Portraits of Wildflowers

Perspectives on Nature Photography

Not yet its own flowers

with 26 comments


As of September 9th these poverty weed bushes (Baccharis neglecta) along BMC Drive in Cedar Park hadn’t yet produced any of their own flowers but were adorned with those of Ipomoea cordatotriloba, known as purple bindweed or tievine, which had been having a great time around central Texas for some weeks already, both crawling along the ground and climbing on other things. Notice how the vine was questing into the air in several places, looking to go higher even when there was nothing any higher to latch on to.

© 2016 Steven Schwartzman

Written by Steve Schwartzman

September 21, 2016 at 4:56 AM

26 Responses

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  1. Bindweed’s such an enthusiastic plant. I’ve been watching it make its way along some abandoned railroad tracks I pass every day. Once it appeared, it went right to work, and before long, the tracks were a swath of pink cutting through the landscape. It looks like these are taking the admonition to reach for the sky literally. Maybe they’re hoping to wrap around that cloud.


    September 21, 2016 at 5:53 AM

    • I like the way you called this bindweed enthusiastic. I remember that in the summer of 2011 purple bindweed still had in its usual quota of flowers in spite of the drought.

      We’re on the same wavelength: when I looked at this image last night I also imagined the purple bindweed reaching up and grabbing the cloud. Your mention of it this morning made me wonder if anyone has used photo-editing manipulation to create an image of a climbing vine wrapping around a cloud. I did a Google image search just now and as my first hits got a bunch of pictures showing cupcakes. Puzzled, I followed up and discovered there’s an item described as “Vine Filigree Cupcake Laser Cut Clouds Design Cake Paper Wrapper Muffin Wrap Surround Edge Birthday Party Decor.” Hits lower down included some tattoos with vines in them but I never found what I was after. There’s an opening here for someone with more-advanced Photoshop skills that I have.

      Steve Schwartzman

      September 21, 2016 at 8:43 AM

  2. Around here we have Hedge False Bindweed (Calystegia sepium) which has the same morning glory climbing habit. I often find it climbing everything it can get its tendrils on in a favorite local meadow. USDA map says you have it there as well. Where your Purple Bindweed indeed appears entirely purple as indicated by the name, ours can be found in either white or a mix of white and pink.

    Steve Gingold

    September 21, 2016 at 3:22 PM

    • I checked the USDA map and found the nearest to Austin this species grows is in the county that includes Houston. I looked at photographs of the flowers and see what you mean about the different colors. I also checked your site but you seem not to have shown pictures of that species.

      Steve Schwartzman

      September 21, 2016 at 3:54 PM

      • I haven’t photographed them in years and am not in love with my previous attempts.

        Steve Gingold

        September 21, 2016 at 6:40 PM

      • I’ve seen the hedge false bindweed. There’s some growing on a chain-link fence behind a local auto supply store, and it’s on the plant list for Armand Bayou. I laughed at the entry at Wildflowers.org. This is exactly what it says:

        “It can be a pest, twining among and engulfing desirable ornamentals, and is difficult to ”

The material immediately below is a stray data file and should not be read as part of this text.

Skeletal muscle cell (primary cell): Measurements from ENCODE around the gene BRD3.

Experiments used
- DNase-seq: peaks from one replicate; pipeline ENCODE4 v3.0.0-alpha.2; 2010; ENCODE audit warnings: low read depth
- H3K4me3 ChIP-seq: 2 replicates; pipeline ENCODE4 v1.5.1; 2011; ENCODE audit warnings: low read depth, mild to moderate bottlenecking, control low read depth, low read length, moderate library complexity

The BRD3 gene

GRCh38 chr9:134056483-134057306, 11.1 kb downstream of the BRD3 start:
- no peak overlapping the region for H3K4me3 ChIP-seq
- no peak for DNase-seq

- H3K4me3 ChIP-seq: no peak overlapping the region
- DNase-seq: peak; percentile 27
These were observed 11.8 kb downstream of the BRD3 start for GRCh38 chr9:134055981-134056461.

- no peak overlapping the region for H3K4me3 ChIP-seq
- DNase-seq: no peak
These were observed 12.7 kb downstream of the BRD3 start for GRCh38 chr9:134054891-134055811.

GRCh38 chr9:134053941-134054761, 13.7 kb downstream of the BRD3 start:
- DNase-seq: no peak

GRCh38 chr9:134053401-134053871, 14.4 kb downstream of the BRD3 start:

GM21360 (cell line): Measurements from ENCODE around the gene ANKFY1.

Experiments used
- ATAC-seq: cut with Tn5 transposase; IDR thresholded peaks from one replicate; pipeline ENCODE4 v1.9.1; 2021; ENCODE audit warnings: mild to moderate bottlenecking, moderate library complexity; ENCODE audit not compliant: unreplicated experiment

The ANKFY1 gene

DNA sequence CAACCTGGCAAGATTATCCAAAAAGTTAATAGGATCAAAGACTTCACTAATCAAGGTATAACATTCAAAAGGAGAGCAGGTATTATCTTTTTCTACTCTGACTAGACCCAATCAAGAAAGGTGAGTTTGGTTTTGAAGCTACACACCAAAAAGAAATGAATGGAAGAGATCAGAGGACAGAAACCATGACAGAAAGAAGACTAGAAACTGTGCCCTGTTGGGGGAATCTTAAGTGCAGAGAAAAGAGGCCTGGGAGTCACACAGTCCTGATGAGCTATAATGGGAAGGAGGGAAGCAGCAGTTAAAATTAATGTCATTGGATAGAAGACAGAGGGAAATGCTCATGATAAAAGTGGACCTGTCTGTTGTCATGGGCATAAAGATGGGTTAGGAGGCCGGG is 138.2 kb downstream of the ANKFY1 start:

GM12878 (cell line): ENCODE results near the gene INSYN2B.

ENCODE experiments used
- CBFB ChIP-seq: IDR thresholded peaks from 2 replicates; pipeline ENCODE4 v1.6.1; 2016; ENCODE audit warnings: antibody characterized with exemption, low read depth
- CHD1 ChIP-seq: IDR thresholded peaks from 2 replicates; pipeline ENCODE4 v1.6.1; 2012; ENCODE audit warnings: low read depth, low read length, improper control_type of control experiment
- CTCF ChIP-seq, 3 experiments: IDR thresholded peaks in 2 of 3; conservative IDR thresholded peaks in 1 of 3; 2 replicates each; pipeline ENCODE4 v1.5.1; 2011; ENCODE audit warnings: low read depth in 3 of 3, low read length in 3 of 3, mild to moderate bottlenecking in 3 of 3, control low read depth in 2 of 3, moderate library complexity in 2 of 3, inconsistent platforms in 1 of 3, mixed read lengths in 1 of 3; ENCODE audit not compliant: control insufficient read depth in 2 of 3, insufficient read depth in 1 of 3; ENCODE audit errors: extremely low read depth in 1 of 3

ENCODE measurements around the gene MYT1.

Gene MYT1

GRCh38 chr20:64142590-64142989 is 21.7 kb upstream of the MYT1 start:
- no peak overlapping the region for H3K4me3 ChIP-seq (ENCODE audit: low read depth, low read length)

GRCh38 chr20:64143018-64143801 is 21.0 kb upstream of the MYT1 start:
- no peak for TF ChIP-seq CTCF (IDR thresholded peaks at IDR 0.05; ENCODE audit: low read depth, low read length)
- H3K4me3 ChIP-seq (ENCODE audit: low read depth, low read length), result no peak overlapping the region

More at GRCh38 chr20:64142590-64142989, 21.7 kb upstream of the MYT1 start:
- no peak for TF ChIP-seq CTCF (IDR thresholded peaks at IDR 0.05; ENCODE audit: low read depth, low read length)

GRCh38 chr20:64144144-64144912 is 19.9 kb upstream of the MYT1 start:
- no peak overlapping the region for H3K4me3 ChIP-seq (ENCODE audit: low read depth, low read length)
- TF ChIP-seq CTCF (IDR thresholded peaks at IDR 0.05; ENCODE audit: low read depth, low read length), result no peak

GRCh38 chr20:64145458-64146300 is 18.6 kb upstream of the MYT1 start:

That sudden stop gave me visions of the bindweed sneaking up from behind, and strangling the writer in mid-sentence.


        September 21, 2016 at 8:31 PM

        • That’s a funny image you’ve come up with of the writer strangled in mid-sentence. I assume the next word was supposed to be eradicate or something similar.

          Steve Schwartzman

          September 21, 2016 at 8:40 PM

  3. We have bindweed at our place .. But the flower is white. Horrid vine that hauls other plants to the ground ..


    September 22, 2016 at 3:15 AM

  4. Methinks this crazy Second Spring rainy year is confusing the seasons of many a plant. To the betterment of our enjoyment, for the most part! Hope you’re staying above water level there, at least. Our surfeit of water hasn’t become particularly hazardous yet, but it’s amazing how the rains have continued… Here’s to beauty in green and bloom, without the dangerous side-effects. 🙂


    September 26, 2016 at 12:06 PM

    • Down here I’d say that now we’ve got not a surfeit but a sure fit. Until yesterday we were almost 3 inches below par for September (though somewhat above for the year as a whole). After a two-week hiatus from picture taking, yesterday I thought that this morning I’d go out and photograph some stands of Maximilian sunflowers, but then came a downpour, with light rain continuing this morning, so things are still too wet for pictures.

      I noticed yesterday that the poverty weed bushes are beginning to bloom, so this extra water should bring them out in force. It should be the same for you up there.

      Steve Schwartzman

      September 26, 2016 at 1:25 PM

  5. I’ve always loved the name Ipomoea, and the description of it as enthusiastic is wonderful. Now I’ll be smiling all day thinking of the enthusiastic hairdo the shrub is wearing.


    October 12, 2016 at 8:37 AM

    • And the photographer got enthusiastic as soon as he saw this poverty weed adorned with bindweed.

      I like pronouncing Ipomoea with the full complement of five syllables: I-po-mo-e-a. I just learned from Shinners and Mahler’s that the components of this made-up name are Greek ips ‘a worm,’ and homois ‘resembling,’ on account of the twining habit of plants in this genus.

      Steve Schwartzman

      October 12, 2016 at 9:29 AM

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